Tuesday, March 1, 2011

Leaving Rehab and Mum and Dad Arriving

 I was discharged from rehab on 15th January 2011, exactly 5 weeks after my accident. On the drive home on of my careers couldn’t believe I had gone through Cavit in just over 4 weeks and told me that the average stay is around 3 months.   
I was really excited about going home and getting back on with my life. That evening we had organized a welcome home BBQ and invited all my mates from the hostel. It was a good turn out and a really good evening. Half way through I said a few words and thanked everyone for all they had done during my time in hospital and Cavit. Between them they had been fantastic - I had a visitor every day I was in hospital and for the first couple of weeks in rehab. Cavit used to say I was the most popular patient on campus as I had so many visitors. I can’t thank everyone enough. It made my day seeing them, they all made my recovery so much happier and pleasant and their visits really meant a lot to me. When bad things happen in your life you realize how kind people can be and appreciate the little things they do that make such a big difference.
On the Monday I went with Lee and Wayne to pick my car up from a garage on Waiheke Island. I let the guys borrow my car over Christmas and New Years and unfortunately the clutch died on them while they were spending Christmas on the Island. I thought that when I left Cavit, my recovery was nearly complete and I would be getting my life back together and doing normal everyday things in no time. This wasn’t the case and the three days I had been home had hit me hard. I enjoyed the day at Waiheke with Lee and Wayne but I was so tired and had to keep having rests to reenergize and get me through the day. The pace of the real world was hitting me hard!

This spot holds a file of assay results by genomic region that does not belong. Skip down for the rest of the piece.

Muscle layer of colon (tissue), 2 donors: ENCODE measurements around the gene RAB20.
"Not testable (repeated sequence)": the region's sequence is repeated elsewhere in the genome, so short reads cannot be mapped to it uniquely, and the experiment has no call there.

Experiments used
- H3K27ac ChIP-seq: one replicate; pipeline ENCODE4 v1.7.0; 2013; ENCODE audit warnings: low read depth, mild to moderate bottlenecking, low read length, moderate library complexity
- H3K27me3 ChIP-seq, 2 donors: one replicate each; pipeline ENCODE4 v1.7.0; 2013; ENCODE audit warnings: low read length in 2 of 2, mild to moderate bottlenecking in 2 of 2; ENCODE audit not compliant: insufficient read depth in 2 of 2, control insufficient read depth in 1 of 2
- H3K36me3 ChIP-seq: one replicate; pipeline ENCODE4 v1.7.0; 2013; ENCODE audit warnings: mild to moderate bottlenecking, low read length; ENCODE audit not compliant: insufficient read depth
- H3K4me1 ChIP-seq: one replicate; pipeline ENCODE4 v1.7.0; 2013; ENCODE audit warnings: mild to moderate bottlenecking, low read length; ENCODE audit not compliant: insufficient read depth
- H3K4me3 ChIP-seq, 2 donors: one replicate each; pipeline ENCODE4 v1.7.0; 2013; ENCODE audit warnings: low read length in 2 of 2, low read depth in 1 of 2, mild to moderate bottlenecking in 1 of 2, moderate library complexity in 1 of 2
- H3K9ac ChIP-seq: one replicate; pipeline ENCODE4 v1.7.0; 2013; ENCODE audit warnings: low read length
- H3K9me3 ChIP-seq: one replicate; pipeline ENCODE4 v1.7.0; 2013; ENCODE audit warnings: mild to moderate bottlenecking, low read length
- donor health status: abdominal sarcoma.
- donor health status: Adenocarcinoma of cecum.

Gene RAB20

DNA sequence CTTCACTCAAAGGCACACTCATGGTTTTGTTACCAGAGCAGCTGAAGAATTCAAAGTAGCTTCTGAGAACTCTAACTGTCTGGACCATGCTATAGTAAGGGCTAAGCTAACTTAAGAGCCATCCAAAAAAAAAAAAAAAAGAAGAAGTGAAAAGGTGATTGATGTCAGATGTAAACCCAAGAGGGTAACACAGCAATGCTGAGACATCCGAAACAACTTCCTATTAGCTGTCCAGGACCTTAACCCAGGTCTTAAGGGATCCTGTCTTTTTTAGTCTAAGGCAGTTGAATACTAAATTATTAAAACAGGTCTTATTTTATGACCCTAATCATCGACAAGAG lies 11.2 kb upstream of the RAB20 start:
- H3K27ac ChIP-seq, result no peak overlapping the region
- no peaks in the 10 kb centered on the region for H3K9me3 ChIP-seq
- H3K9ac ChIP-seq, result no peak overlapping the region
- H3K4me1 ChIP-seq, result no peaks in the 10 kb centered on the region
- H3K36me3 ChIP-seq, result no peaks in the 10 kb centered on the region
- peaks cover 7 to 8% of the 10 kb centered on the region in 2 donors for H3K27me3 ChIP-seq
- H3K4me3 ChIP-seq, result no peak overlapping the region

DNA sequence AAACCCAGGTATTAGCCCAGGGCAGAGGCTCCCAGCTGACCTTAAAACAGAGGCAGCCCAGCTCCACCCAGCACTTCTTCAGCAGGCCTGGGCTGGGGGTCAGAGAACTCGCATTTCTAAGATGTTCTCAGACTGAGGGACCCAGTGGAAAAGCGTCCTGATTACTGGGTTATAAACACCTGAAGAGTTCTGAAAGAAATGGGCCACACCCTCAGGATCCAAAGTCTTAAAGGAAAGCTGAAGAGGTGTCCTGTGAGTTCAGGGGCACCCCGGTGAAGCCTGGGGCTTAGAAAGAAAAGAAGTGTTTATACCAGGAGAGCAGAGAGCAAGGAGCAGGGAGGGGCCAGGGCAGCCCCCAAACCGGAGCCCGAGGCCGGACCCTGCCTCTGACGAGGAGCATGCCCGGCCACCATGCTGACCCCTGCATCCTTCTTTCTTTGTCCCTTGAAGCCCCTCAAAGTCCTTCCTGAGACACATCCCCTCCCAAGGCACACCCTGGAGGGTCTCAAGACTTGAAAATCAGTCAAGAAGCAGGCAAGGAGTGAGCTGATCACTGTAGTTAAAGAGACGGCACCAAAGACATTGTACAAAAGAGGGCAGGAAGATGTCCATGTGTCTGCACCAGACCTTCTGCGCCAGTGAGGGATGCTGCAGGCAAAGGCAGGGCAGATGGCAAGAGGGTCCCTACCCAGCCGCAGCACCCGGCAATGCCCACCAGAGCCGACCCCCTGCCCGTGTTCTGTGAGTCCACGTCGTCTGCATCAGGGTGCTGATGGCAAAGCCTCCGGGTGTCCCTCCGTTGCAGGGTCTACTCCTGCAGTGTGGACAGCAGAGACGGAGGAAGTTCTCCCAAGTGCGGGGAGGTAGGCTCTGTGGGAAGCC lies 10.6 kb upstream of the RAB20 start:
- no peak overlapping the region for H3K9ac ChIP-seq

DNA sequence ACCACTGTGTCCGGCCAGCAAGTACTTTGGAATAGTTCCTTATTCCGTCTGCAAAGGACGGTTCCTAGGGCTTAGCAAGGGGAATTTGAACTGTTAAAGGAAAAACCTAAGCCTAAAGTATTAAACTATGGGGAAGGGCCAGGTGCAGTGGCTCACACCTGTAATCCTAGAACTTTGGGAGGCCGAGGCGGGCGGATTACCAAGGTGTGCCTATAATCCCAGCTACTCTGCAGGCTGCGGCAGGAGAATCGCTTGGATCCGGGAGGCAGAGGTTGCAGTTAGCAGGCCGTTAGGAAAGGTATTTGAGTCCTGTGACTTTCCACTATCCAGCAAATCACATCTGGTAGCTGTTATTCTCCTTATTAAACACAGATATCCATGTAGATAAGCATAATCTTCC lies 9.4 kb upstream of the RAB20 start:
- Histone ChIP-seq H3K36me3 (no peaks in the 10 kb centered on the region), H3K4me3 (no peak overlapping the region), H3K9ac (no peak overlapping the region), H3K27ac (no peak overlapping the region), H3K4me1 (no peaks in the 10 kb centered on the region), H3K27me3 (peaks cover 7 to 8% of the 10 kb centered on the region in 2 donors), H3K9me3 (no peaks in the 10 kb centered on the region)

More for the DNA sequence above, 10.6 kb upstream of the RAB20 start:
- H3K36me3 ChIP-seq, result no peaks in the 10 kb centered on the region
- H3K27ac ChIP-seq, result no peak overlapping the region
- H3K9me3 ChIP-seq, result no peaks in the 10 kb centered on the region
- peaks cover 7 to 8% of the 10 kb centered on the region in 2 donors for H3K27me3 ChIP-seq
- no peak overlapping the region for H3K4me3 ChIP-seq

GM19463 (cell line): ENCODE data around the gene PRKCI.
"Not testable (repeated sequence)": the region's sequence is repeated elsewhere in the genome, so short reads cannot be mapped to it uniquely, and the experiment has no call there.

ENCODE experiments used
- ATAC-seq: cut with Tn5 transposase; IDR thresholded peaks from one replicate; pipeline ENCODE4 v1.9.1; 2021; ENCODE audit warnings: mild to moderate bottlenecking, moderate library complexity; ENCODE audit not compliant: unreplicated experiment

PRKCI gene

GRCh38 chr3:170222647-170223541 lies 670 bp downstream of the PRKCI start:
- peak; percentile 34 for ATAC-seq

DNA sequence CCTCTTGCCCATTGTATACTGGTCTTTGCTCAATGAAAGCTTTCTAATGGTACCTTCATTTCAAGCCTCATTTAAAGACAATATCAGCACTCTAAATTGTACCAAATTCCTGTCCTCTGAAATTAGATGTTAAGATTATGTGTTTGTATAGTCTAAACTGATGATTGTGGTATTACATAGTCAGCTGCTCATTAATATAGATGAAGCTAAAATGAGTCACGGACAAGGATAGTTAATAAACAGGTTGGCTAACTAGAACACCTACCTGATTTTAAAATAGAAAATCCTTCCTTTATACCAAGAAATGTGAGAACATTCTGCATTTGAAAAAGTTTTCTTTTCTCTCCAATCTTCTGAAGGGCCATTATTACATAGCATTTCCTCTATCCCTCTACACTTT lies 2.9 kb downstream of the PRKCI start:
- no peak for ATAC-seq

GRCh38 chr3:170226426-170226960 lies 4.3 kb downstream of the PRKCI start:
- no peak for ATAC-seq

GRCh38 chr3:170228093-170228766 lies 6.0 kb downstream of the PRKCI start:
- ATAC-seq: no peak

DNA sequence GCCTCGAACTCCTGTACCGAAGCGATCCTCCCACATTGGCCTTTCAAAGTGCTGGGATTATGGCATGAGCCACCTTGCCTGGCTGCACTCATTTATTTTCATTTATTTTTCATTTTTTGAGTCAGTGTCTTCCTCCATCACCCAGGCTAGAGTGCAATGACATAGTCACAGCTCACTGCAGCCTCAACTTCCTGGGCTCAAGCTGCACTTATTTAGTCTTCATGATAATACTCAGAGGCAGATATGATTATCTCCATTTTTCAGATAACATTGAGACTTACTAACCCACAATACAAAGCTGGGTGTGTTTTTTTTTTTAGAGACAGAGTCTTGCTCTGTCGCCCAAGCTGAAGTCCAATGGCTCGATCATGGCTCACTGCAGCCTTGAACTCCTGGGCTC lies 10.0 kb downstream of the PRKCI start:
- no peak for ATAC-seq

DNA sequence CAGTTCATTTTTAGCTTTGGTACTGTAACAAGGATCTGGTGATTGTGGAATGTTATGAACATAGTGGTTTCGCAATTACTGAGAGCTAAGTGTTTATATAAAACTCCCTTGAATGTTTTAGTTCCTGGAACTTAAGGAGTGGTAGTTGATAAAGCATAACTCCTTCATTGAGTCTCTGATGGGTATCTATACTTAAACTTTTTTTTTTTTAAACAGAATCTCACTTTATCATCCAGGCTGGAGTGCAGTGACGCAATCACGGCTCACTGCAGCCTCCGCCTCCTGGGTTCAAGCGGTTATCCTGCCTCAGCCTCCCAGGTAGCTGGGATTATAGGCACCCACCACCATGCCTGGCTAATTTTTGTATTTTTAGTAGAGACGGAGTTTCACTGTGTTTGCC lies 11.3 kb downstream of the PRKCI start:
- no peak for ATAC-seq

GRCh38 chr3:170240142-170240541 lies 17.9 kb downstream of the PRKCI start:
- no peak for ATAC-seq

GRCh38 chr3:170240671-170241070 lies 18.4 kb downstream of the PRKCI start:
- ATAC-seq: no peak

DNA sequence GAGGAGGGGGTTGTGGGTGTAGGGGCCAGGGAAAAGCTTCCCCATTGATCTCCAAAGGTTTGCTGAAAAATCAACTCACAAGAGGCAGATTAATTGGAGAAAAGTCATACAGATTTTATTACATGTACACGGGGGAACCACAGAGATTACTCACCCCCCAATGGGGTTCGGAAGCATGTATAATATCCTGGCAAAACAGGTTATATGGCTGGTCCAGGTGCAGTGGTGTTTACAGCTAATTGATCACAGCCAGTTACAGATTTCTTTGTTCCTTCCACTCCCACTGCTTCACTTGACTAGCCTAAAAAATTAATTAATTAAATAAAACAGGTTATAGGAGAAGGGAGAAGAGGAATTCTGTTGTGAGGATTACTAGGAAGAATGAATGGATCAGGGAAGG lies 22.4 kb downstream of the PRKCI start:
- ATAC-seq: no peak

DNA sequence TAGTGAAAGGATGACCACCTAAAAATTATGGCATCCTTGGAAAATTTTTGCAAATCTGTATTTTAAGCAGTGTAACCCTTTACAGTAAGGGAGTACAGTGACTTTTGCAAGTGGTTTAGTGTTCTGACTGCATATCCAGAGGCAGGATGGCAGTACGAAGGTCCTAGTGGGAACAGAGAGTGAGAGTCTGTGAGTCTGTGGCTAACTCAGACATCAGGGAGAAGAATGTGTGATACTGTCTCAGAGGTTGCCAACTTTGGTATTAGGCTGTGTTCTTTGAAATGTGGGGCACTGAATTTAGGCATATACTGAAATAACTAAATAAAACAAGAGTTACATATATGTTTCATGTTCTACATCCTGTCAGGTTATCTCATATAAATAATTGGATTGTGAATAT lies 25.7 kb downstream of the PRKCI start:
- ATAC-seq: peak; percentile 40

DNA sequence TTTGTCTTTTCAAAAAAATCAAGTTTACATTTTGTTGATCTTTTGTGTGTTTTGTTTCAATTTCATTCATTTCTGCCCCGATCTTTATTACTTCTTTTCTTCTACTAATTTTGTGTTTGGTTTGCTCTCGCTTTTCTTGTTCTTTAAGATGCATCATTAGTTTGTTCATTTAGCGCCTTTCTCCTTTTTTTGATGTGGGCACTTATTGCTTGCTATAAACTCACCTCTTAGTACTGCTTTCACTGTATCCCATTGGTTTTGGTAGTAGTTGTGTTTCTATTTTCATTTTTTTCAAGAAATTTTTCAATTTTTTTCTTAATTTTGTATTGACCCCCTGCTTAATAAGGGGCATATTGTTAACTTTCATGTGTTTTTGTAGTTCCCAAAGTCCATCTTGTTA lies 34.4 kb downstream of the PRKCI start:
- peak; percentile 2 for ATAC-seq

On Tuesday Mum arrived from England. Before leaving she told me not to worry about picking her up from the airport and that she would get a taxi. When I told Hayley and Stacey about this, they weren’t having any of it and Hayley insisted on picking Mum up. I was really looking forward to seeing Mum but was hoping that she wouldn’t cry at the airport and luckily she didn’t. As they hadn’t seen me since the accident, Mum and Dad could only build a mental image of how I was doing from Cavit reports and how I sounded on the phone. Mum explained that Dad had told her to be strong and make sure she didn’t cry even if I had a limp or couldn’t tighten my lips properly and had a slight dribble. I done neither, so instead of crying Mum gave me her suitcase and let me take it back to the car.

Our first picture togther.

It was great seeing her again and that evening we jut caught up. The next day I took Mum to an Internet café so she could let everyone know that she’d arrived and showed her the Viaduct. The Viaduct was re-vamped for the America’s Cup in 2000 and is now one of the main places in Auckland to eat, grab a coffee or have a drink. All the restaurants, bars and café’s sit on the waters edge around the harbour. The place is full with super yachts, pleasure yachts and racing yachts and when the sun’s out it’s a great place to relax, unwind and look at all the wealth on display. The Viaducts had an impact on Mum for sure. She would often stop when we was in town to relax with a pot of tea.